Today’s question: How can a wheelchair-bound woman with cancer and severe diabetes earn enough to pay back $617,467? While in prison?
For starters, all I know about Catherine Betts’ embezzling funds from the Clallam County Treasurer’s Office is what the news reported.
Her making off with taxpayers’ dollars distressed Clallam County Superior Court Judge S. Brooke Taylor, who assessed the county’s biggest fine ever, deeming her actions “world-class greed.”
Actually, with the world’s current batch of white-collar criminals, making off with less than $1 million, she’s small potatoes.
Don’t forget Enron, mortgage bankers, Wall Street speculators and others who’ve looted gazillions, sending the global economy into a tailspin. Most of these guys have yet to be brought to trial — while rules to limit gargantuan greed languish in legislative limbo.
Offering no information on where the county’s funds went or any hint of motives, Betts presented an impassive public face to the news media. No mentioning medical problems, no explanation of her motives. At last week’s trial, she declined to address the court.
The response: A record-setting punishment — for which we taxpayers will pick up the tab.
It costs some $40,000 a year to keep a prisoner in Washington — plus the skyrocketing expenses for a prisoner’s diabetes and cancer for 12 years.
Whatever that total may be, not a penny of that can restore what she stole. That $617,467 is gone forever.
By putting her behind bars, we have signed a big blank check simply to punish her.
Want more evidence that our criminal justice system is floundering?
No muttering about betraying the public trust when most of the pirates and profiteers who have plundered personal and public dollars haven’t even been charged for their crimes and ex-VP Dick Cheney won’t travel because he’d be arrested as a war criminal in Europe.
We no longer can claim to be a country governed by laws while the U.S. imprisons one in 100 adults — the highest per capita rate in the history of the world.
Countless studies show that if you’re poor or a person of color, your chances of doing time for a crime far outstrip that of a middle-class Caucasian.
With 5 percent of the world’s population and 25 percent of the world’s prisoners, we should hang our heads in shame.
Follow the money to see what our country really values.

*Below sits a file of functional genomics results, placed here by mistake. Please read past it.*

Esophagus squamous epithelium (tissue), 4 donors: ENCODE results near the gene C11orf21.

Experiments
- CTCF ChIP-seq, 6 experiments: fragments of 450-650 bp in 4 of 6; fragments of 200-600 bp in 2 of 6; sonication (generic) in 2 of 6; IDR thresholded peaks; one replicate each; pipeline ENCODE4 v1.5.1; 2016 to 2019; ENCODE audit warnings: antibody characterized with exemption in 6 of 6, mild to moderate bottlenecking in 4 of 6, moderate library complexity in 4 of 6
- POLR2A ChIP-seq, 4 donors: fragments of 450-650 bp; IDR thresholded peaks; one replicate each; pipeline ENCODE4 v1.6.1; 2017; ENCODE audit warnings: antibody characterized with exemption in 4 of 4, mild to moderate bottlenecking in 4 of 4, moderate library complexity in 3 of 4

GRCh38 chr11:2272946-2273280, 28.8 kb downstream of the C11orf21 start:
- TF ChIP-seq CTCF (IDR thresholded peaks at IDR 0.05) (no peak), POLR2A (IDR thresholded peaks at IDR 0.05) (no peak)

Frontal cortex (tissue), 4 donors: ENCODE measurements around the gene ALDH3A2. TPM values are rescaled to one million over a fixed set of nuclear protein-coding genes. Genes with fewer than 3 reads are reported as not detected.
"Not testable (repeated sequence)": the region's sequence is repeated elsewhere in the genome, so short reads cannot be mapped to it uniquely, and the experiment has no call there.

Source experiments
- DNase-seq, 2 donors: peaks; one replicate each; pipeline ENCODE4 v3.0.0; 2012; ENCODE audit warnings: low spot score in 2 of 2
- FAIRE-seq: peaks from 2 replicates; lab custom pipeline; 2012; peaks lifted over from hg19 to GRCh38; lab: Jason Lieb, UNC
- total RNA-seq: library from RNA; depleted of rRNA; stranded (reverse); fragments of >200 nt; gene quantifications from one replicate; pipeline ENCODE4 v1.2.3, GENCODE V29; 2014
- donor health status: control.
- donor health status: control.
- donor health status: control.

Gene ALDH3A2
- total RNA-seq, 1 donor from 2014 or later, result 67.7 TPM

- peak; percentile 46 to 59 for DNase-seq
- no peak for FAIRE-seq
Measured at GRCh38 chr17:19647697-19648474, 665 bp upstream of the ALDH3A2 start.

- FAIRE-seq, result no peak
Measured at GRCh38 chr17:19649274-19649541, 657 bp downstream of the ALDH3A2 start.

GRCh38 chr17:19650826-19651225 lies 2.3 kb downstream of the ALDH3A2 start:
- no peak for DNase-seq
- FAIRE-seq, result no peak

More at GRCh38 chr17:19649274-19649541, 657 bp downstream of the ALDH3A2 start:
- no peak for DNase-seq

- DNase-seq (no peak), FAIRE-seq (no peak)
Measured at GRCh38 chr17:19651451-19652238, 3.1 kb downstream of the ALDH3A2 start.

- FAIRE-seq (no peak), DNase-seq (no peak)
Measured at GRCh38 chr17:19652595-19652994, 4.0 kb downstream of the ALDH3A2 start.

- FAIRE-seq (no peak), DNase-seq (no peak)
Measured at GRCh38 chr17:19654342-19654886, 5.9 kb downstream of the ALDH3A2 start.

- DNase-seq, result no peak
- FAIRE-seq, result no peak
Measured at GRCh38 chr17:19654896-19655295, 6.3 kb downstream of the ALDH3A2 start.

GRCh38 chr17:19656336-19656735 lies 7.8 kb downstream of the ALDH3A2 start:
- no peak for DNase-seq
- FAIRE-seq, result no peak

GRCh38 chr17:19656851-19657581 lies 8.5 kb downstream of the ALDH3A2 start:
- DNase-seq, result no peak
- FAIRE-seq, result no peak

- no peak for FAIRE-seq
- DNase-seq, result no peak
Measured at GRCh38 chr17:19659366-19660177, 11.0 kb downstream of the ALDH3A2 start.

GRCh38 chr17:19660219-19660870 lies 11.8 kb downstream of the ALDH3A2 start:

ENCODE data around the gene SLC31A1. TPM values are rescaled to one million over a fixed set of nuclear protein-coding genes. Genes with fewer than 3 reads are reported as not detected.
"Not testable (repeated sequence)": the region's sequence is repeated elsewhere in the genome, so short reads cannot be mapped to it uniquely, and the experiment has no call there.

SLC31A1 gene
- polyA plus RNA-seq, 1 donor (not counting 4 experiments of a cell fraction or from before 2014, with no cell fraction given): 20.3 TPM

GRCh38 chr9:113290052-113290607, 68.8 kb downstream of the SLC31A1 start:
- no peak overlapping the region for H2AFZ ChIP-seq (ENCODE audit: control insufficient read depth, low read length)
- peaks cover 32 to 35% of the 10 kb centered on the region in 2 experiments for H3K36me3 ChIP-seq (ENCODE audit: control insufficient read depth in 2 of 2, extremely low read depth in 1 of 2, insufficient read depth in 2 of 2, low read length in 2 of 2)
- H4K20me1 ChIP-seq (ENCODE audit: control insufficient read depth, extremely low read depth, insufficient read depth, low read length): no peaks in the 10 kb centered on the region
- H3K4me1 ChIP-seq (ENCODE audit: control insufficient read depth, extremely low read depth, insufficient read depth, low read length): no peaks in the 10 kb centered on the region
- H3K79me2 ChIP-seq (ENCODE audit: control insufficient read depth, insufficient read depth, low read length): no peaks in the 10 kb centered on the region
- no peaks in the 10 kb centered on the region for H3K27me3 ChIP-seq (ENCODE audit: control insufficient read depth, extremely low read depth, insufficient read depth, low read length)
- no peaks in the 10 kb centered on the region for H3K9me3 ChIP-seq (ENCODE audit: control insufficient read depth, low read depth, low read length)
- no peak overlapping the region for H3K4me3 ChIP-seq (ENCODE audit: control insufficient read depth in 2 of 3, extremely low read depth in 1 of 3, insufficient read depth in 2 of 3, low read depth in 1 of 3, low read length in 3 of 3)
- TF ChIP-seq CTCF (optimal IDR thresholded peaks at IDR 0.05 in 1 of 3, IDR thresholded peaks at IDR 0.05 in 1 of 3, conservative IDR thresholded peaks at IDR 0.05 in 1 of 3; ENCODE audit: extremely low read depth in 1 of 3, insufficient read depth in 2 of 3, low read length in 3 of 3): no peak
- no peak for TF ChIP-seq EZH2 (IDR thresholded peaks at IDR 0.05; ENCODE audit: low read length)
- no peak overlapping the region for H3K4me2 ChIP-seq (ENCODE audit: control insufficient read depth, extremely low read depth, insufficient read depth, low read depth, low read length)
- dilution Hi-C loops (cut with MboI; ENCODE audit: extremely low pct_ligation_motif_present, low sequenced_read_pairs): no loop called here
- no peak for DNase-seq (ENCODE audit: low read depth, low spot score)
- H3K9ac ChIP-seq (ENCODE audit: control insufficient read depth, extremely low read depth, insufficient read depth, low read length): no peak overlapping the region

U.S. taxpayers spend six times more on prisons than on education. Start there, in case you’re wondering why we’re losing our place in the international marketplace of ideas.
No doubt, the fast-growing billion dollar enterprises around privatizing prisons offer some answers. But I’m fed up with greed and corporate machinations.
There’s hope for transforming this broken system: restorative justice.
Restorative justice is a powerful system for transforming our communities that doesn’t depend on fines, jail time or other forms of punishment. It doesn’t discard people but finds ways to restore individuals and return them to be functional members of their communities.
Its focus is on repairing the harm caused by a particular crime. This involves bringing the victims, the offenders and caring community members together in a safe, secure environment.
Facing each other around a circle, speaking one’s story honestly and listening carefully to opposing views with concerned community representatives, is a caring, human process. It provides protection for those involved as well as for the best interests of the whole community. Learn more at www.restorativejustice.org.
Many indigenous cultures — Native Hawaiians, Canadian First Nations people, many Native American tribes and the Maori in New Zealand — used similar systems before the Europeans arrived.
In 2005, Nontombi-Naomi Tutu, daughter of Nobel Peace Prize laureate Archbishop Desmond Tutu, visited Port Angeles. She recounted how the Truth and Reconciliation Commission helped South Africa transition from apartheid, holding sessions in remote villages to help everyone, black and white, heal from years of atrocities.
Restorative justice also is making inroads in Clallam County. Sheriff Bill Benedict says it’s especially useful with young offenders.
As more people discover that individuals shouldn’t simply be discarded for their mistakes and find ways that justice can heal them and their communities, there’s hope for all of us.
Diana Somerville writes about creating more sustainable communities and our personal connection with the environment. A Clallam County resident, she’s a member of the National Association of Science Writers, the Society of Environmental Journalists and the American Society of Journalists and Authors. Reach her at www.DianaSomerville.com or e-mail firstname.lastname@example.org.
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